This instructable chronicles the process that I followed from fabrication conception to completion of an architectural scale model of an original structure that took major design and engineering ques from Frei Otto's Manhiem Pavilion in Germany.
The concept behind the canopy structure was to take advantage of the structural flexibility of Otto's design of wooden lath structures. Adding on to his design was the design of flexible membranes that would react to the forces applied to the structure itself. These membranes would flex and open depending on the particular stresses, allowing for a more or less porous facade.
From the flattening and laying out of the digital model from a 3d object to 2d flat material, to construction processes and the final product, this model took countless tens of hours and pin pricked fingers.
Step 1: Digital Model
The final 3d model was designed in Rhino3d and was used to produce renderings, line drawings and physical models.
The structure was generated using Grasshopper and flexed and augmented using the Kangaroo plugin to Grasshopper.
Step 2: Conversion to 2D
The 3D Model was then stripped apart using another Grasshopper script that took the lengths of each of the segments, converted them to a curve, offset them and capped them with a rounded curve.
Step 3: The Pin Connections
The critical component of the dynamic nature of the structure was the precise placement of the joints within the structure.
The joints in this model are made up of 'map tacks' pushed through laser cut holes, then held together with 'earring backs' which hold the pins like the back of an earring holds the back. The smooth metal tack allows the 'wood' (in this case museum board) to pivot around the pin connections smoothly and allows the cells to flex separately.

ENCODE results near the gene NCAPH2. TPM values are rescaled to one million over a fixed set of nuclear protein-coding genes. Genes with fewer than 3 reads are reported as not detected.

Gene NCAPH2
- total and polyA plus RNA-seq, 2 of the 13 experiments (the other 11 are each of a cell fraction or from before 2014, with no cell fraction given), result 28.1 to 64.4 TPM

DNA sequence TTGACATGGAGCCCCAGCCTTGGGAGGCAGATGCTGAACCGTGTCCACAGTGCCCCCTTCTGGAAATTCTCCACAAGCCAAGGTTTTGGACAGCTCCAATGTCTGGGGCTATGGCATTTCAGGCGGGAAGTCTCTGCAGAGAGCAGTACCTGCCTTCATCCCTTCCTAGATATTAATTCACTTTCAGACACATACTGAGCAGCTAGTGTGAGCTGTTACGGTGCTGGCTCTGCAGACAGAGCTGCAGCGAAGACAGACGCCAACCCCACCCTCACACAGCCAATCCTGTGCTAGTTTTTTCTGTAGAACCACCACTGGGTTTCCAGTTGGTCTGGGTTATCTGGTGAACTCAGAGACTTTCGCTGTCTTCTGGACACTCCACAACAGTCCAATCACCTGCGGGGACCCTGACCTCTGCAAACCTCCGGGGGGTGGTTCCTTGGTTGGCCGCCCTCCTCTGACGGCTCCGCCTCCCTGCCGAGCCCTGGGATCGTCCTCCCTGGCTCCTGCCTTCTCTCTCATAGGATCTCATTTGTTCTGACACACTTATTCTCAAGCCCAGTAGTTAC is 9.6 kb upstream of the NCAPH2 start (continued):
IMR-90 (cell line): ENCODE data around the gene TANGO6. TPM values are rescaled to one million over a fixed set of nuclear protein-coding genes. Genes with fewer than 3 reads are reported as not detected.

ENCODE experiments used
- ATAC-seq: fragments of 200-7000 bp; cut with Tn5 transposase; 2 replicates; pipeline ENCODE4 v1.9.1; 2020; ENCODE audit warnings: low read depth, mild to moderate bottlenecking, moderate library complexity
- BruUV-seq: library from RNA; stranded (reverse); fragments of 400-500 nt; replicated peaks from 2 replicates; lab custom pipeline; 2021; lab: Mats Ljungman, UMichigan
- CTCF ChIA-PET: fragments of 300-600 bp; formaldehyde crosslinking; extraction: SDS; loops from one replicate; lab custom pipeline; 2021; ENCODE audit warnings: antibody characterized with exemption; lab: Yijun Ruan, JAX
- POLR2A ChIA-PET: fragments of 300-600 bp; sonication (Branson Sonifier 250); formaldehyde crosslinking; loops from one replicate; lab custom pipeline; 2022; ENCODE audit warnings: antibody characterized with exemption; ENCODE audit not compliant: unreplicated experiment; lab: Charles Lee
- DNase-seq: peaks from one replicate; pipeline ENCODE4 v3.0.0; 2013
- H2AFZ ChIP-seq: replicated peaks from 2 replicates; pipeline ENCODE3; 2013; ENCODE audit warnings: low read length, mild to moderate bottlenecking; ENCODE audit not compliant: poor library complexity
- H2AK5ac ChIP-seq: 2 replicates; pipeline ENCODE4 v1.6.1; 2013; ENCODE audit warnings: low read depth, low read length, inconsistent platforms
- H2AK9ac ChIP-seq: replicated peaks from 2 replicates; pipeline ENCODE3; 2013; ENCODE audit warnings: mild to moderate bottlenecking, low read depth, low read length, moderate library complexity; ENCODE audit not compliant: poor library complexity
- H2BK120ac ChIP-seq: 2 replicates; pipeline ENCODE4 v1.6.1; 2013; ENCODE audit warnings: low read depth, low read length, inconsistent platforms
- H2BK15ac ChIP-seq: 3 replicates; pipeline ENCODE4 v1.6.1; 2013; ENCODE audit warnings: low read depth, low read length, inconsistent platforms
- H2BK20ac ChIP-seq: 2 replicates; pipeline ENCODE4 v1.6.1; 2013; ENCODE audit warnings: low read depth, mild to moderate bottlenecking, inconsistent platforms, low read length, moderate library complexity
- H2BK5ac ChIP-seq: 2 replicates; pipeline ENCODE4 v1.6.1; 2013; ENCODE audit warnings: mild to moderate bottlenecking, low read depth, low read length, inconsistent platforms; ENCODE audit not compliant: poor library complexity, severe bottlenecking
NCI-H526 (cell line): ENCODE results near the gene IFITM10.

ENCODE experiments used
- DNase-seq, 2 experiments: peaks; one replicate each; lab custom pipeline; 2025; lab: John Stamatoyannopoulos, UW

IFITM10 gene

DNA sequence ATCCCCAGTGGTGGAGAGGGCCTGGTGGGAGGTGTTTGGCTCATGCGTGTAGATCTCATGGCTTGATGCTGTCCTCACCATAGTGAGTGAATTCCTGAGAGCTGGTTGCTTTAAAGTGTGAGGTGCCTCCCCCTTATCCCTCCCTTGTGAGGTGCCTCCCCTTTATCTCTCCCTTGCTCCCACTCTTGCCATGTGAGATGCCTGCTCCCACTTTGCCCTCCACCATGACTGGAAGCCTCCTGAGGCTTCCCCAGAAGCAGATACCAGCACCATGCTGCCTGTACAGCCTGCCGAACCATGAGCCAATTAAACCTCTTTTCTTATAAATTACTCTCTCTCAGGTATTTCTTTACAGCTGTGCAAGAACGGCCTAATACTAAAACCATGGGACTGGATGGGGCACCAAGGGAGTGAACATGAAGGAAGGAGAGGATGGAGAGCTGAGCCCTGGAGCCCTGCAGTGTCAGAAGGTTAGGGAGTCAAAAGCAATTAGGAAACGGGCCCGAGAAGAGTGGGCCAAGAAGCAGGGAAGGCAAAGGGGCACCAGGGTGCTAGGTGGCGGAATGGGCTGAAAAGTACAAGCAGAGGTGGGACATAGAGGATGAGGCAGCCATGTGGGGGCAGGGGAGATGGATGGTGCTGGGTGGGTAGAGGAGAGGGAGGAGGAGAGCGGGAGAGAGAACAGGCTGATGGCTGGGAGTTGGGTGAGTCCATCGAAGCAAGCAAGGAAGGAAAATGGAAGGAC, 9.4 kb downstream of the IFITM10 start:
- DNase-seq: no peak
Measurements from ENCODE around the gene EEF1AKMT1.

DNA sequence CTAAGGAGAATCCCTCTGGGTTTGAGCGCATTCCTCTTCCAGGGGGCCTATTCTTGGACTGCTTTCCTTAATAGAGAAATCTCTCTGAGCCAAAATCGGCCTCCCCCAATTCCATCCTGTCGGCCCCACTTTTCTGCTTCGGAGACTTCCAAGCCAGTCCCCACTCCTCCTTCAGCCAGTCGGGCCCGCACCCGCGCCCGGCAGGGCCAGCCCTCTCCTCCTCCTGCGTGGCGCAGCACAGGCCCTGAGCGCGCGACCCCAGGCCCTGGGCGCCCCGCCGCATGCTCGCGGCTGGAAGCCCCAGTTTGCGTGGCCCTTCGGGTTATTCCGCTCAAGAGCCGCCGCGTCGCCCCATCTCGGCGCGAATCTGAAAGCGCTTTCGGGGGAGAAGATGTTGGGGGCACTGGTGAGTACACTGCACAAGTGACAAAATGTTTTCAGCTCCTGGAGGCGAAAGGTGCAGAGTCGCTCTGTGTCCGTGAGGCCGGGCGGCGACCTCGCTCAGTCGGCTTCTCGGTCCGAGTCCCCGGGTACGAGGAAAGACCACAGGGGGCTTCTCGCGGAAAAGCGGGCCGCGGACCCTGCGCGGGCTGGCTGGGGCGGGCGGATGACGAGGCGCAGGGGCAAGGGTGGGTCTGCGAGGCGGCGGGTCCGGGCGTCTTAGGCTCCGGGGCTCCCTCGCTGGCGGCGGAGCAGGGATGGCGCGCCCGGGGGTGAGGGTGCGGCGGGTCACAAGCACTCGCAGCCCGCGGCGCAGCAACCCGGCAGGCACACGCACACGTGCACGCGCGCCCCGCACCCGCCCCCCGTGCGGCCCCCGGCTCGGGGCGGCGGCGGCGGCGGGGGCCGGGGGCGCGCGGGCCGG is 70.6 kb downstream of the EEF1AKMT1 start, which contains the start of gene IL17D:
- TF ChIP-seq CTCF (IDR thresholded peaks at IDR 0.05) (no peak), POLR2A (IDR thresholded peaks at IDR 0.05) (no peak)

Step 4: Laser File
All of the members are then laid out on a laser cutting template indicating the order of cuts as well as scoring and rasterizing, to be used in a Universal x-660 laser cutter.
Here I chose to cut the holes for the connections before cutting the members themselves out in order to maintain the stable position of the members, so that they were not cut out prematurely and pushed around by the air from the exhaust system.
Step 5: Velum is Prepped
The same process is used for the 'ETFE' memrane (For the sake of the model a heavy-weight velum was used). In this case the modeling was simpler since only one module was necessary, though this module was repeated over 300 times to complete the final model.
The trick to this step was to double and triple check that the two materials would match up when considering the tolerances of their separate properties and thicknesses. The key is a close and tight fit to ensure rigidity in the z as well as flexibility i the x and y.
Step 6: Laser Cut!
Using one sheet of 2-ply museum board and two sheets of Velum all at 18"x32" the members and membranes are cut.
Step 7: Fasteners
The map tack and earring back combination I used over 300 times to complete this project.
Step 8: The Detail Connections
Unfortunately this post is retroactive and the process of building the model was not documented.
The connections were made by sandwiching the velum and two layers of structure together -- the velum was tacked at three sides to the structure while the fourth side was left free to move and not attached to the structure, allowing it to sit down to create an enclosed space, or flex and create a porous envelope.
Step 9: The Ad-Hoc Space Frame
As it turned out the structure was not strong enough at scale to support itself when it was flexed, so as opposed to the flat design of the Manheim, the model incorporated a truss like system that allowed for more rigidity.
This was an on the fly response to a requirement of more structure that was only discovered upon completion of the original model.
Step 10: Finished!
The finished model sat upon a landscape made of laser cut aircraft plywood, and was the center piece of my undergraduate thesis project at UC Berkeley.
For more questions and information please leave a comment or question.